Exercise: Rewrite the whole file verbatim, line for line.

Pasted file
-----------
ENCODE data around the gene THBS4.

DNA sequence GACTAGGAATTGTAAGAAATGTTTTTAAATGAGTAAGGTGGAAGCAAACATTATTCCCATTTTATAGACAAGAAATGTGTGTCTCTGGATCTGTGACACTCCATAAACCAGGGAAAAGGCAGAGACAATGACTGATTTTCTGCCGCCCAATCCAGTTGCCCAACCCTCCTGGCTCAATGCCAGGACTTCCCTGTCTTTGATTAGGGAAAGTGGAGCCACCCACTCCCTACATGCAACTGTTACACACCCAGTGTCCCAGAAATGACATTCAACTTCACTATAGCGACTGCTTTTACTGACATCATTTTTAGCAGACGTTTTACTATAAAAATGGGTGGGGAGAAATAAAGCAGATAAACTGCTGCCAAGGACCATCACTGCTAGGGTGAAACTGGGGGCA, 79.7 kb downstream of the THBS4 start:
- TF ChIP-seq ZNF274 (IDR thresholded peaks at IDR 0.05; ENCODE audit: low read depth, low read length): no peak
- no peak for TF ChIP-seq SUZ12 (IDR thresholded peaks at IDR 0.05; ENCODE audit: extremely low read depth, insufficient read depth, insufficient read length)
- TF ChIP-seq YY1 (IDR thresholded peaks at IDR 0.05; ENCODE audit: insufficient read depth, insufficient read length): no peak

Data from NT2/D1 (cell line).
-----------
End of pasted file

ENCODE data around the gene THBS4.

DNA sequence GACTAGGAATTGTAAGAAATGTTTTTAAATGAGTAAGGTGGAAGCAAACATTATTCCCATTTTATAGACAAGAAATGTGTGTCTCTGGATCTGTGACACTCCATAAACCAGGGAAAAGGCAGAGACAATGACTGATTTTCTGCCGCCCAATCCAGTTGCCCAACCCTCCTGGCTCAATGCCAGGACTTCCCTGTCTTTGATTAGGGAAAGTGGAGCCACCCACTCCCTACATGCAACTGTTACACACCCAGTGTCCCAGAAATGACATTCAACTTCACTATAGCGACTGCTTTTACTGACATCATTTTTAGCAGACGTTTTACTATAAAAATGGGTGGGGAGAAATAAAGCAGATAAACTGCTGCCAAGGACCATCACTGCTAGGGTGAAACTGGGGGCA, 79.7 kb downstream of the THBS4 start:
- TF ChIP-seq ZNF274 (IDR thresholded peaks at IDR 0.05; ENCODE audit: low read depth, low read length): no peak
- no peak for TF ChIP-seq SUZ12 (IDR thresholded peaks at IDR 0.05; ENCODE audit: extremely low read depth, insufficient read depth, insufficient read length)
- TF ChIP-seq YY1 (IDR thresholded peaks at IDR 0.05; ENCODE audit: insufficient read depth, insufficient read length): no peak

Data from NT2/D1 (cell line).